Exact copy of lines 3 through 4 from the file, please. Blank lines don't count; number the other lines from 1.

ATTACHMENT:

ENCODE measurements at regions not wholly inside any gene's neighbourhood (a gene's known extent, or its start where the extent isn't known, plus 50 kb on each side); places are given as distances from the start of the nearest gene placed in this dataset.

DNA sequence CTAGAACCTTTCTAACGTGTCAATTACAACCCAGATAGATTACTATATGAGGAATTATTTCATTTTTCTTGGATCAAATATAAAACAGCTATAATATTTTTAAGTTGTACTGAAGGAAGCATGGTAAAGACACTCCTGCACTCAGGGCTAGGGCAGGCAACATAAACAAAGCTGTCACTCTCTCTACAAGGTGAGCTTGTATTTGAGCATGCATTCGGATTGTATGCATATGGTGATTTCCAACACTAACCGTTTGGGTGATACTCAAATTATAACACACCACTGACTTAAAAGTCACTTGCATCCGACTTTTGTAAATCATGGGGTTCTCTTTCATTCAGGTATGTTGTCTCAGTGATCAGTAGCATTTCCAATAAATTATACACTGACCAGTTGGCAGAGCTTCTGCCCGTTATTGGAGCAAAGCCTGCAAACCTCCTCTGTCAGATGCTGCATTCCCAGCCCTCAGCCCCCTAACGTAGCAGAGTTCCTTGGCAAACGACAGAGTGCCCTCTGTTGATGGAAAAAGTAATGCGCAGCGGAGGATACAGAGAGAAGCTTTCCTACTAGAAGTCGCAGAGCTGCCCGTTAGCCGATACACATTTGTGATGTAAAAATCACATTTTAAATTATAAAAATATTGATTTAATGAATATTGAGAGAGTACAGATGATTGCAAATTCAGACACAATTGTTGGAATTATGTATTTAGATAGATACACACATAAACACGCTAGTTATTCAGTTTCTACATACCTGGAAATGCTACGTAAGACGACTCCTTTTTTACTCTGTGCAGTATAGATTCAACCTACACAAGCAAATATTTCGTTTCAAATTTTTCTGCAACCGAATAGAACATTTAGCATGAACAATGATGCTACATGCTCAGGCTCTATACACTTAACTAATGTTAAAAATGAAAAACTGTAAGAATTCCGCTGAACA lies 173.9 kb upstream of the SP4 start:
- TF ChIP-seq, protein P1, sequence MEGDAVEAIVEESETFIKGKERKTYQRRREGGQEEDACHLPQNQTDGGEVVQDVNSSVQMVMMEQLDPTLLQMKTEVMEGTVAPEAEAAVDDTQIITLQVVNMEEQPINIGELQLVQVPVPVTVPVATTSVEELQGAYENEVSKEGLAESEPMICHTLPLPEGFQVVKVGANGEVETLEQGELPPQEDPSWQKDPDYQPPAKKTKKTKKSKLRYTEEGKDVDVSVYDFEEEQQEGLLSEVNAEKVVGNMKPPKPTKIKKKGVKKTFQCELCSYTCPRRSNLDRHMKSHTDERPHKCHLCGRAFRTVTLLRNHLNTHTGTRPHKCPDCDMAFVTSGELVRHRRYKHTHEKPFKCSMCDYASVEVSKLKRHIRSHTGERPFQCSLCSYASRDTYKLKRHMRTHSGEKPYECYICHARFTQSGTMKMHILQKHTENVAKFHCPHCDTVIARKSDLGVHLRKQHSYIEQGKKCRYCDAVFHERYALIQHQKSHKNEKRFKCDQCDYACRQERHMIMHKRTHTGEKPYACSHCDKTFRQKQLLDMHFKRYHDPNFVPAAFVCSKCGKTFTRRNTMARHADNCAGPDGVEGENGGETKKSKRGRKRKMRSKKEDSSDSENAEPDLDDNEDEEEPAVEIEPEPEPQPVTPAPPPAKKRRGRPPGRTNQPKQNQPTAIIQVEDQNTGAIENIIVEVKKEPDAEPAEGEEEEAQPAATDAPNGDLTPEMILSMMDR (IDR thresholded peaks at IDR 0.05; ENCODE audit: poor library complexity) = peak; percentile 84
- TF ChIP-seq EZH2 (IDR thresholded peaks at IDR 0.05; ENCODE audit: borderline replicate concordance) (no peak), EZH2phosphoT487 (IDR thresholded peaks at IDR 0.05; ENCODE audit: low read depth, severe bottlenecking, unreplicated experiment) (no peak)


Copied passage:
- TF ChIP-seq, protein P1, sequence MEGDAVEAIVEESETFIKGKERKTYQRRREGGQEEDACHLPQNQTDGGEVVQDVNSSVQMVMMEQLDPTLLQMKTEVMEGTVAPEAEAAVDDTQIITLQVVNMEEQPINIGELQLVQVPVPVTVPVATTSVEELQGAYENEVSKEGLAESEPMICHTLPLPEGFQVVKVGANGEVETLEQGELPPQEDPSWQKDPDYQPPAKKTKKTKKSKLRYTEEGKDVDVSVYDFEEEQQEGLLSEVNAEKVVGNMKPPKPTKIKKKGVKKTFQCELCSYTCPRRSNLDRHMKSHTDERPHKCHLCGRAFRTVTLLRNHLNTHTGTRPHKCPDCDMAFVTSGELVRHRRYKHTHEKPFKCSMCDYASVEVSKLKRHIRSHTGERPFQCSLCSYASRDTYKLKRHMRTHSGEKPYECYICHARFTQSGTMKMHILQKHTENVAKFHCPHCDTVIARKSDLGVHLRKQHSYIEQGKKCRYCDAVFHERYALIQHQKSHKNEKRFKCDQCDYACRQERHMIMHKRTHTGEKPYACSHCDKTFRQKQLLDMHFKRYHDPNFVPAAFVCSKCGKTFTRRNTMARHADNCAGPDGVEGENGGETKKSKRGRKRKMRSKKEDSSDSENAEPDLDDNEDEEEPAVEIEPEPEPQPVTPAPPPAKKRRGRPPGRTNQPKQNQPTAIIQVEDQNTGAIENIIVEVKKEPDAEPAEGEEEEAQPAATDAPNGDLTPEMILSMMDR (IDR thresholded peaks at IDR 0.05; ENCODE audit: poor library complexity) = peak; percentile 84
- TF ChIP-seq EZH2 (IDR thresholded peaks at IDR 0.05; ENCODE audit: borderline replicate concordance) (no peak), EZH2phosphoT487 (IDR thresholded peaks at IDR 0.05; ENCODE audit: low read depth, severe bottlenecking, unreplicated experiment) (no peak)